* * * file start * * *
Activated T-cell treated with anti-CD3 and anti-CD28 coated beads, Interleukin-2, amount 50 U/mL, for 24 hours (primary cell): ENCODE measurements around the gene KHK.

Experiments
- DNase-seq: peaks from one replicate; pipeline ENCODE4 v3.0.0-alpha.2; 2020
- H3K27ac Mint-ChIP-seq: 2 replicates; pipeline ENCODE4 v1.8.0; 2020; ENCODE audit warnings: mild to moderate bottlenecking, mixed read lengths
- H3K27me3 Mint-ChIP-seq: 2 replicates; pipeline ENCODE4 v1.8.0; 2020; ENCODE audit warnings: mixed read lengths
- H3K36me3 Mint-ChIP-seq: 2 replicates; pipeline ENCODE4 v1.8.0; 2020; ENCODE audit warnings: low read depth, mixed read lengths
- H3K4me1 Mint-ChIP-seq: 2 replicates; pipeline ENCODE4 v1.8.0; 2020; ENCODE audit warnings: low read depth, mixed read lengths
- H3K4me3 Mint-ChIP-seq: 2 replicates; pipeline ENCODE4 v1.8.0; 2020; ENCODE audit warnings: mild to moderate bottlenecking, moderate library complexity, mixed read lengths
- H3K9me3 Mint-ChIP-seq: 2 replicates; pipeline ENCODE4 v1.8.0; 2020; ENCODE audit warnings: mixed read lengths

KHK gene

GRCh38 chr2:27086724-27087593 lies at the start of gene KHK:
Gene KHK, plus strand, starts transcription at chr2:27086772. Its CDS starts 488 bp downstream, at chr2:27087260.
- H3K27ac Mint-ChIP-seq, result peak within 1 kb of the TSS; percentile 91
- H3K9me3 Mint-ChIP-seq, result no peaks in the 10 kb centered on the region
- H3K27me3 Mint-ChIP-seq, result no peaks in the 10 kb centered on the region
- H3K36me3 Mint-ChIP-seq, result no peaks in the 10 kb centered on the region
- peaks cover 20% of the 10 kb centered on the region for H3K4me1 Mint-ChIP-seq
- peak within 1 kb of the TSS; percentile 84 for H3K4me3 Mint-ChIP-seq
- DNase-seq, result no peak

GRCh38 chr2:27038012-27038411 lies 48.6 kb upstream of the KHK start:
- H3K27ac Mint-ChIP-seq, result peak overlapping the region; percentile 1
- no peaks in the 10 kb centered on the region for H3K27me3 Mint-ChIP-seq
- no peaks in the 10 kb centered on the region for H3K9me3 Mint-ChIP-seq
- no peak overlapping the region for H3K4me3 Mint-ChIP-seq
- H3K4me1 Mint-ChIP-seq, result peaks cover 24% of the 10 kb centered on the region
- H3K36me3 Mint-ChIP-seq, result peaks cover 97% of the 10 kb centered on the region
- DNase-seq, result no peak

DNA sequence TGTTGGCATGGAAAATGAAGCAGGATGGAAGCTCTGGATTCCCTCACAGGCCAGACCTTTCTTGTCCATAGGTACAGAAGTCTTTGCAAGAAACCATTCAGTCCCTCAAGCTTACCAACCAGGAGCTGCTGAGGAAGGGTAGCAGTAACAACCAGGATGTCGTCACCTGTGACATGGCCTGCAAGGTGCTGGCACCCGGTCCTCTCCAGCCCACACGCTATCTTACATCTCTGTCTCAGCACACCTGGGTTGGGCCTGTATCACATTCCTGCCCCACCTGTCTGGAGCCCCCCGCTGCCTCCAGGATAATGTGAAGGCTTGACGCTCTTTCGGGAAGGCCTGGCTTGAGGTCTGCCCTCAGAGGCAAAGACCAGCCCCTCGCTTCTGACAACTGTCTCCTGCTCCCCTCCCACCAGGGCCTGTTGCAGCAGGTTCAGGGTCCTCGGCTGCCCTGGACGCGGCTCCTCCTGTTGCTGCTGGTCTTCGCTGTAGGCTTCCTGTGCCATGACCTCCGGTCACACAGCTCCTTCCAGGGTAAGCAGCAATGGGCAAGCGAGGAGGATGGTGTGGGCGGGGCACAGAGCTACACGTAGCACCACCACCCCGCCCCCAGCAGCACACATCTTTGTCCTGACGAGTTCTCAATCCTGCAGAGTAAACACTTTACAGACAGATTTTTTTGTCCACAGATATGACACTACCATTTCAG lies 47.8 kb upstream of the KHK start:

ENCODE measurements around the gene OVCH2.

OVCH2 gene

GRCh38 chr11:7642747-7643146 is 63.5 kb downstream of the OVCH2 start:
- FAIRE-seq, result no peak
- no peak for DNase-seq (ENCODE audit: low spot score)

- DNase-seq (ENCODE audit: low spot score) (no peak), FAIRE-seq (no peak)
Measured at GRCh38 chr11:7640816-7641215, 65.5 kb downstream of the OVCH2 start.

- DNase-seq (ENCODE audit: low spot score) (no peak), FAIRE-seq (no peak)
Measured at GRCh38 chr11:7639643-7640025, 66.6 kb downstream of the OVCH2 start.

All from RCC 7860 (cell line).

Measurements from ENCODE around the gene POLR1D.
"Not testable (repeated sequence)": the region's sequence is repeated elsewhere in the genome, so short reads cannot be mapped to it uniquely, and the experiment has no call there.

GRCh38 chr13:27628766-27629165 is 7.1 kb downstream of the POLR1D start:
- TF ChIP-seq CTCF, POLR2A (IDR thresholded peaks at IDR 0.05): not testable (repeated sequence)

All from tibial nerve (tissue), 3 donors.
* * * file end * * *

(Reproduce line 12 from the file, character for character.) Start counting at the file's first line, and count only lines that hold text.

Gene KHK, plus strand, starts transcription at chr2:27086772. Its CDS starts 488 bp downstream, at chr2:27087260.